• Partners: With little money to spend, M’O brokered editorial partnerships with sites such as Goop and The Zoe Report, where we provided content in exchange for promotion. We then partnered with Vogue in a similar manner, which drove awareness in places like Japan, China and Russia via the magazine’s international sites. These deals didn’t require cash payment upfront and were, therefore, feasible for us.
• Prioritisation: It’s easy to spin your wheels on marketing efforts that look promising but realistically contribute little in terms of awareness or customer acquisition. Be careful to prioritise efforts and focus on low hanging fruit, particularly at the beginning. At M’O, we divided up our marketing budget into three clear categories: 1) priority markets, where we spent the most, 2) tier 2 markets, where we spent a little but focused on searching for partners and 3) non-priority markets, where we spent nothing but looked at PR opportunities on a case-by-case basis.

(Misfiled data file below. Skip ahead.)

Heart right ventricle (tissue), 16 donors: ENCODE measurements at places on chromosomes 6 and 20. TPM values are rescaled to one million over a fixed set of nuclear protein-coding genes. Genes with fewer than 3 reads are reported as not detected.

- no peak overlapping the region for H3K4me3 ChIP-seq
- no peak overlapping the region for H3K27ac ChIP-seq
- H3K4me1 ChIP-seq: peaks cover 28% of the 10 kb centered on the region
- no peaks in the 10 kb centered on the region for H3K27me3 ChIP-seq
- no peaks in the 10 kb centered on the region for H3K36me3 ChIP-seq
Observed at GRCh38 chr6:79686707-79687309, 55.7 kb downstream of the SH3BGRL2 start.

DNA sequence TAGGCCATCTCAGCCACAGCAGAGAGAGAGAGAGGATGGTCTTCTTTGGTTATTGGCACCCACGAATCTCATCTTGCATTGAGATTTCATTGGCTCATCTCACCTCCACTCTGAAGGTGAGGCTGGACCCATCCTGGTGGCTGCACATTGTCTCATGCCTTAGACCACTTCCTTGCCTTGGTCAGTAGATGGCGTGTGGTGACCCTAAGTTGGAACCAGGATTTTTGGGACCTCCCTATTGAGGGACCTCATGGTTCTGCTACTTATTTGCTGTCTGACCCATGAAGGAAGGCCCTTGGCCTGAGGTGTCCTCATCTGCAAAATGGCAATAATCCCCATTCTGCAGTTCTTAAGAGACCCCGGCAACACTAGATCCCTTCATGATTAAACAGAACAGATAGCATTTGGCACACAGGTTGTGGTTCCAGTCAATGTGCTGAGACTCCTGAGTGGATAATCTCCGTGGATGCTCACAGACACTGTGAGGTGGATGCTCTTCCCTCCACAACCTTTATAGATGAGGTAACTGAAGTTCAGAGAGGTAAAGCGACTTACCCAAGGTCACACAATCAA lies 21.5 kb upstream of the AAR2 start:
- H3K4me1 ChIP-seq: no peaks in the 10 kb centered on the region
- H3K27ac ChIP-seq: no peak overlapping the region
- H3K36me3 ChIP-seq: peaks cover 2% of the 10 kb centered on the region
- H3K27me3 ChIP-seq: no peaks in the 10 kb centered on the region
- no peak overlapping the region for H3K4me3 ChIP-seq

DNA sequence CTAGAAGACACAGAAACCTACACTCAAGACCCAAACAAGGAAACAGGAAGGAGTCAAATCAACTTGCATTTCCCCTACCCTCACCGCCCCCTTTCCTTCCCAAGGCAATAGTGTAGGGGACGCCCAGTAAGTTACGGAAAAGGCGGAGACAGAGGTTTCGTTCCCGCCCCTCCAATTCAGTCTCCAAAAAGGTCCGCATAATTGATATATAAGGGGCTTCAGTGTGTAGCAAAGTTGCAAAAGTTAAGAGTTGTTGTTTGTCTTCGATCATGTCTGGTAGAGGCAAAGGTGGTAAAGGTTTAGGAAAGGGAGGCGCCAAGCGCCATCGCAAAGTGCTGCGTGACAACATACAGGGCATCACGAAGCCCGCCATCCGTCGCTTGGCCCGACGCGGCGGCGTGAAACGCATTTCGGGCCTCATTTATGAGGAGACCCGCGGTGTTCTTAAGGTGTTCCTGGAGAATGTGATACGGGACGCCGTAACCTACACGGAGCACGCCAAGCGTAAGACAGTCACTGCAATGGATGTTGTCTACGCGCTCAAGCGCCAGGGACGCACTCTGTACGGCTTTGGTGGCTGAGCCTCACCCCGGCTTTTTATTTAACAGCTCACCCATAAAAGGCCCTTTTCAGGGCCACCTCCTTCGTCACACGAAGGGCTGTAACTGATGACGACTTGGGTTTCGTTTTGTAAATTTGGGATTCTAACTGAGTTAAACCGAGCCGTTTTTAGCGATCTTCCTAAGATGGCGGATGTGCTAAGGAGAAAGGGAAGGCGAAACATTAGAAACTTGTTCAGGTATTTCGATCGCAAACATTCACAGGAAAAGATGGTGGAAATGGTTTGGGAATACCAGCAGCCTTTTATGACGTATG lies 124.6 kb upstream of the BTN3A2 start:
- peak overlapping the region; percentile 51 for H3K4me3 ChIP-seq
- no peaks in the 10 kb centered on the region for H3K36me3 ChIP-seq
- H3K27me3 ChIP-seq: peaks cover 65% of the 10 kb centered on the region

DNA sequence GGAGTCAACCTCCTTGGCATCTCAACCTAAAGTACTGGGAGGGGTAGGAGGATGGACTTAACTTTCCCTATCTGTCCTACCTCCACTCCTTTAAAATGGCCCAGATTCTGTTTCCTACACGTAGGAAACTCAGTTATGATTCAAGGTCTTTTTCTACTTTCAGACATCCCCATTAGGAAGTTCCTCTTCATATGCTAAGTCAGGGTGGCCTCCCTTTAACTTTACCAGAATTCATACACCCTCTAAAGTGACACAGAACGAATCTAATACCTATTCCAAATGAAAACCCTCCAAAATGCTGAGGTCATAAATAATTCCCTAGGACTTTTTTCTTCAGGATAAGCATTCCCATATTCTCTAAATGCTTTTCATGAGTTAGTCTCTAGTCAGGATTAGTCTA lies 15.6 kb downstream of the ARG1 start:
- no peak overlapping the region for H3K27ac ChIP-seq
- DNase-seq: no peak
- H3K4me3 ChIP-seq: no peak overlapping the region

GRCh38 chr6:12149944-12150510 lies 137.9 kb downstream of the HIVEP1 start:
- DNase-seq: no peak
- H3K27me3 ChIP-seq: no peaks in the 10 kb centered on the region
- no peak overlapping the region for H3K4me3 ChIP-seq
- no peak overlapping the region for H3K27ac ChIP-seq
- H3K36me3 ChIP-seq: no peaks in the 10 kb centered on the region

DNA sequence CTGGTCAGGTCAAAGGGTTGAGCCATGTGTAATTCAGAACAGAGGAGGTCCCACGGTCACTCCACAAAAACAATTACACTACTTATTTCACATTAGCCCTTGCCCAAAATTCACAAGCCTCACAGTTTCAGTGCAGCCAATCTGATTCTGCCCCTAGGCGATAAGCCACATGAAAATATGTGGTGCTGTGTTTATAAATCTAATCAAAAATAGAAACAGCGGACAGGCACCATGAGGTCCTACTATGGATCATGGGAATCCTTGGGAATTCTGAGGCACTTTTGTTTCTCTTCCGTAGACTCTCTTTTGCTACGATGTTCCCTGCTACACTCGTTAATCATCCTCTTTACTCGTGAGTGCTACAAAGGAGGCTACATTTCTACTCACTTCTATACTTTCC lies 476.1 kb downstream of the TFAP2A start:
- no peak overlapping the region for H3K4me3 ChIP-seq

Global companies need to serve global customers, so we launched with a small 24-hour customer service team that was spread between New York and London. We assumed most of our business would come from the US, so we focused the majority of our resources there. Our initial team also included Spanish speakers in order to better serve speakers of at least one other major language. And as we grew and became more international, we began to upgrade our customer service team to support additional markets and languages.
The take-away: start small but make sure somebody smart and personable (and, ideally, multilingual) is by the phone at all times. You will soon learn what you actually need and can adjust accordingly.